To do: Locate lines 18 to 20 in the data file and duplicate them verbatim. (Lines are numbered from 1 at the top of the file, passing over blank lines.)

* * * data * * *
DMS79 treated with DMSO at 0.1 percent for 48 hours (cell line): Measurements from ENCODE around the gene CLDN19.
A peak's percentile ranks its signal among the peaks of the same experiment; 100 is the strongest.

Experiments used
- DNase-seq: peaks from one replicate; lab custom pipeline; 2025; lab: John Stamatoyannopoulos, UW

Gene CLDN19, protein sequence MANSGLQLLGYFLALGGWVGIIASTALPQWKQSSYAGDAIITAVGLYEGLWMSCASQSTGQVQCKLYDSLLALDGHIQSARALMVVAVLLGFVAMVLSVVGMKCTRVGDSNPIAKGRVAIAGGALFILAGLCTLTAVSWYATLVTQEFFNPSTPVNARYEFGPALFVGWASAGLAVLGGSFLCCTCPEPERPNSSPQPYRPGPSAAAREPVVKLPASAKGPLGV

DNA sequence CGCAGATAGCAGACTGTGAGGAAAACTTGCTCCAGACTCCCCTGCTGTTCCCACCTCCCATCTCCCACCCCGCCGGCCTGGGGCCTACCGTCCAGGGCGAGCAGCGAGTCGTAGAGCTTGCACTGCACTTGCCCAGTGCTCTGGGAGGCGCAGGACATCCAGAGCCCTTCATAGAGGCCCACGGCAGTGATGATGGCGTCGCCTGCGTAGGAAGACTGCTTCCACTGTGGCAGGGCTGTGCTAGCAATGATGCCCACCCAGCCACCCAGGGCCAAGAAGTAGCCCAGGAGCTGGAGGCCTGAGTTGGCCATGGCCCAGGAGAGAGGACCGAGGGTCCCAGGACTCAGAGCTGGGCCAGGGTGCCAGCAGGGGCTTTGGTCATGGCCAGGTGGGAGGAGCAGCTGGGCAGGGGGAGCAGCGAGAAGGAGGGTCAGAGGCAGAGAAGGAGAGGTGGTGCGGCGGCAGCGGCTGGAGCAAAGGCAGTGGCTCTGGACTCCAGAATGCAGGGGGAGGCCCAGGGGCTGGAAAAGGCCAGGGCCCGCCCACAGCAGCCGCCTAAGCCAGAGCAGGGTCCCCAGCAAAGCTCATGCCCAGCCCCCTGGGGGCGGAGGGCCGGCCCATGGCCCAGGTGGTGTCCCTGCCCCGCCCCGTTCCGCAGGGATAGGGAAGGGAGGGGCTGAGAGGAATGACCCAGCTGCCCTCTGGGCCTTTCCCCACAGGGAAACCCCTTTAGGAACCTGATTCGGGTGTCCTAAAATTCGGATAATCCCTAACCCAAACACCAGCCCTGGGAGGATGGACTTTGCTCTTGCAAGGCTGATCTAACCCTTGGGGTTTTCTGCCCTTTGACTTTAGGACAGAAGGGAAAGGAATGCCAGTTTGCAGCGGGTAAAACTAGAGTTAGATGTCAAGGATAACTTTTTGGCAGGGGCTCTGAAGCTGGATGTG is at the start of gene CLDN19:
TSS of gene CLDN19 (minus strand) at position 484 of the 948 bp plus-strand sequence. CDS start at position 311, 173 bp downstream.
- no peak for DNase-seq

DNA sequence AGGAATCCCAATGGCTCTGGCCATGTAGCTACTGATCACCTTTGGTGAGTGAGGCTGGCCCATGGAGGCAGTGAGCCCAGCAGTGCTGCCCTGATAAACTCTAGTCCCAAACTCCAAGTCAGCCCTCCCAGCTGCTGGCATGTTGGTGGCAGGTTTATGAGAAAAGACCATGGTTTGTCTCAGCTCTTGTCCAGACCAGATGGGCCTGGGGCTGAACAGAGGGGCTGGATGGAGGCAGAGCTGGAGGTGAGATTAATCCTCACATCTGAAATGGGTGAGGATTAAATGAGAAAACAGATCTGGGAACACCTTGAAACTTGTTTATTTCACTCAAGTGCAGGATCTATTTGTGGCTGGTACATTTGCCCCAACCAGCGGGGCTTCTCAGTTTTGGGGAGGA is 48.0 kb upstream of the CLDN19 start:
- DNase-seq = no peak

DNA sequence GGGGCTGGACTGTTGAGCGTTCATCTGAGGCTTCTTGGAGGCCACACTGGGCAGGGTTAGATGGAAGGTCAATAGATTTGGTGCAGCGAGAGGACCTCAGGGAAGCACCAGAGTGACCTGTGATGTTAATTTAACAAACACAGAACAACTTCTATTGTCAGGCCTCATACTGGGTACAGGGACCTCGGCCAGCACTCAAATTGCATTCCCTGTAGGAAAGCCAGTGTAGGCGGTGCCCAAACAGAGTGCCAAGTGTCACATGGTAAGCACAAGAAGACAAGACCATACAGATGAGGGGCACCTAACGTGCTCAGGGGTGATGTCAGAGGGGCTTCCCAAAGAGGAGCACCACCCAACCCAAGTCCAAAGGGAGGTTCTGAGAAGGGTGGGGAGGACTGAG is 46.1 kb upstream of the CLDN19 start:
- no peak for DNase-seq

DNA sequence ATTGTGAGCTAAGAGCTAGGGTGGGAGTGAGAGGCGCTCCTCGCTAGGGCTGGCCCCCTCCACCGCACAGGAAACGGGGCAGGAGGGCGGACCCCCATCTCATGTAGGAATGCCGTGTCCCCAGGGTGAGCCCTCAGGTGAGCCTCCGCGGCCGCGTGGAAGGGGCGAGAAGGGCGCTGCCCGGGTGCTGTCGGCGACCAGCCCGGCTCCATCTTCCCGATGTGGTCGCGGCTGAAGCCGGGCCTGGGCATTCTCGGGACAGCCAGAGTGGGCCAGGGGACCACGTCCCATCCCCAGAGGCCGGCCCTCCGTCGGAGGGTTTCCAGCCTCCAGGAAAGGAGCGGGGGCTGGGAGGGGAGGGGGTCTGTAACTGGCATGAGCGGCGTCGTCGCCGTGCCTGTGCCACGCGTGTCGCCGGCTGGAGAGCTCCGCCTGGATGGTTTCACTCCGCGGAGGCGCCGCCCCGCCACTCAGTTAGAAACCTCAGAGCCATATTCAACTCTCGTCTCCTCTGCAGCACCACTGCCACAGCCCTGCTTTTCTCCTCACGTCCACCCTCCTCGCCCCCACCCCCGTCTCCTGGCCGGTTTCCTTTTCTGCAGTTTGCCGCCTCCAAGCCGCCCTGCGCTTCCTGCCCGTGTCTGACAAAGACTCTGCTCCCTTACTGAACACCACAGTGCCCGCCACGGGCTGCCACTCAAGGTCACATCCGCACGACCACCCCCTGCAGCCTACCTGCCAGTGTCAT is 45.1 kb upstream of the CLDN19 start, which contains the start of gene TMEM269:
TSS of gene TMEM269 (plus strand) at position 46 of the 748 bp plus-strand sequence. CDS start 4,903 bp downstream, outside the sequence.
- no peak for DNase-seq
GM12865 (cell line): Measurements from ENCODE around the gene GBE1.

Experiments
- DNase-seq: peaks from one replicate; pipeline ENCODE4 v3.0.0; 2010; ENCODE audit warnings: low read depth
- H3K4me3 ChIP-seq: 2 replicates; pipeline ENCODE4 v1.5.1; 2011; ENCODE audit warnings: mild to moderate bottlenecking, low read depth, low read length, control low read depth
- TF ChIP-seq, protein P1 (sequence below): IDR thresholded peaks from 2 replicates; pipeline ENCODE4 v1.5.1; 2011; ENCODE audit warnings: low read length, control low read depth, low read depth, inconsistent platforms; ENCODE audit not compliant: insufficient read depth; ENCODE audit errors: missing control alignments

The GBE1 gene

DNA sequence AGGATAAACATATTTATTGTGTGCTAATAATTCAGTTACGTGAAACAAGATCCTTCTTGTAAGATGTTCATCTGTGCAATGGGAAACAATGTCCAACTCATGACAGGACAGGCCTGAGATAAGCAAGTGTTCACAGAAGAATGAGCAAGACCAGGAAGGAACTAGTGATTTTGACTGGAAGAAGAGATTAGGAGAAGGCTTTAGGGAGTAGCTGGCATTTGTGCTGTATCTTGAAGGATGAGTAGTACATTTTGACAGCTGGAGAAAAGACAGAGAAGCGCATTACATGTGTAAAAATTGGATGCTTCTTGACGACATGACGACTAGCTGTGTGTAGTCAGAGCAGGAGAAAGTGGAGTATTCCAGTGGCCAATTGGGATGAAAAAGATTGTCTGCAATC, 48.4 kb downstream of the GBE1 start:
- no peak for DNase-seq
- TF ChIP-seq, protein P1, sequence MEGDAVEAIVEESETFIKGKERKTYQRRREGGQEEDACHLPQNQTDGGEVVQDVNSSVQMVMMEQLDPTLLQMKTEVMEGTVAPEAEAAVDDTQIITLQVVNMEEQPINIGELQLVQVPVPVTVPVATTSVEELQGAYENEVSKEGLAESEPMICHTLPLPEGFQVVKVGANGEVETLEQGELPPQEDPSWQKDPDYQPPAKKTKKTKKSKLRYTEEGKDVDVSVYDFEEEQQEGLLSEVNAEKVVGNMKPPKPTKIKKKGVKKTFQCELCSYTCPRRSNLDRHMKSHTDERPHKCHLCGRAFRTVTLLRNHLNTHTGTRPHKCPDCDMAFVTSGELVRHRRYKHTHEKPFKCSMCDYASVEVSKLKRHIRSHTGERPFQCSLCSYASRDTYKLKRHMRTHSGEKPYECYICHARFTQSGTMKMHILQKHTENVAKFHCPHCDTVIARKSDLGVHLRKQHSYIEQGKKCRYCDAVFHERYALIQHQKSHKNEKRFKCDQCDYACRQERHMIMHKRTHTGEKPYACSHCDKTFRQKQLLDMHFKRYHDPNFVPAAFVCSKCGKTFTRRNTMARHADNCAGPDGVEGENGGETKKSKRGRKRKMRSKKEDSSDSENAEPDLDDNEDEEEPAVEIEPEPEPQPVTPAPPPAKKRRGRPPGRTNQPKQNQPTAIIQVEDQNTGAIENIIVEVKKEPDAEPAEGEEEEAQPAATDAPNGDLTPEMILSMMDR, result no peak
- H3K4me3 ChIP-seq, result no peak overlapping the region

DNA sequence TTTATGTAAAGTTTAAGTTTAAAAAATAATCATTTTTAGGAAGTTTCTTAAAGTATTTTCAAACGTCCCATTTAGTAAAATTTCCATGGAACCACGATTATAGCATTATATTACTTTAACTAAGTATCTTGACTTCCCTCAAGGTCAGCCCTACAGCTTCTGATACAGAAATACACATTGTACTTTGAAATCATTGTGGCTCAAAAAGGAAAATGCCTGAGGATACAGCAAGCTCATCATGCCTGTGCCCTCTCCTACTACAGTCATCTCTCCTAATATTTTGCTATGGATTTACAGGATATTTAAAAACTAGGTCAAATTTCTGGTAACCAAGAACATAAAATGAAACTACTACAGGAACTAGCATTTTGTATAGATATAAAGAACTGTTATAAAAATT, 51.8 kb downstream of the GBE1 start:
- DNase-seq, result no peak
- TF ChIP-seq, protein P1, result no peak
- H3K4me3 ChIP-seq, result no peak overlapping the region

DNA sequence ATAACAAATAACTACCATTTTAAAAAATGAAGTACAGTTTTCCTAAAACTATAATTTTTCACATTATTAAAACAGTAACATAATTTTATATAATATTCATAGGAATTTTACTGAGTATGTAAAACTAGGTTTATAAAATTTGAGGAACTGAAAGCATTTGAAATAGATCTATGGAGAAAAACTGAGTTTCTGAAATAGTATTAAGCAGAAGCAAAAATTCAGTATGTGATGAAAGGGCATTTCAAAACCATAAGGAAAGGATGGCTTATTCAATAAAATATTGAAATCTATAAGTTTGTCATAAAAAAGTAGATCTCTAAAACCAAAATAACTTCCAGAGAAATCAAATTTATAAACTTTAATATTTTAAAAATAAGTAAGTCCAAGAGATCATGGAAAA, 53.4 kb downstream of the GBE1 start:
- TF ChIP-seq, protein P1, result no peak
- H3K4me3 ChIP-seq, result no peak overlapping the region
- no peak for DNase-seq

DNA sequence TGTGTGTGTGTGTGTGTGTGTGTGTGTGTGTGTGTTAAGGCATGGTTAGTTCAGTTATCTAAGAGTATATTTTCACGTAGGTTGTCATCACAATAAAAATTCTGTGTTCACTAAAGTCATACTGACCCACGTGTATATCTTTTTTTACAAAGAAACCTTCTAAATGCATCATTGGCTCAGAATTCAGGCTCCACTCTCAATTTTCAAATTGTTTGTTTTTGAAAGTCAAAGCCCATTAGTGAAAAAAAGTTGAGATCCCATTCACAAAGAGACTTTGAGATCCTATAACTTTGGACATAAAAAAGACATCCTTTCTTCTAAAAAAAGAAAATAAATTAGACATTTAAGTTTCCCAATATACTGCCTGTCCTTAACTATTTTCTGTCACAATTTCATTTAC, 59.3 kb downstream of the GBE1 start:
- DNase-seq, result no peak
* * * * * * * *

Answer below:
- DNase-seq: peaks from one replicate; pipeline ENCODE4 v3.0.0; 2010; ENCODE audit warnings: low read depth
- H3K4me3 ChIP-seq: 2 replicates; pipeline ENCODE4 v1.5.1; 2011; ENCODE audit warnings: mild to moderate bottlenecking, low read depth, low read length, control low read depth
- TF ChIP-seq, protein P1 (sequence below): IDR thresholded peaks from 2 replicates; pipeline ENCODE4 v1.5.1; 2011; ENCODE audit warnings: low read length, control low read depth, low read depth, inconsistent platforms; ENCODE audit not compliant: insufficient read depth; ENCODE audit errors: missing control alignments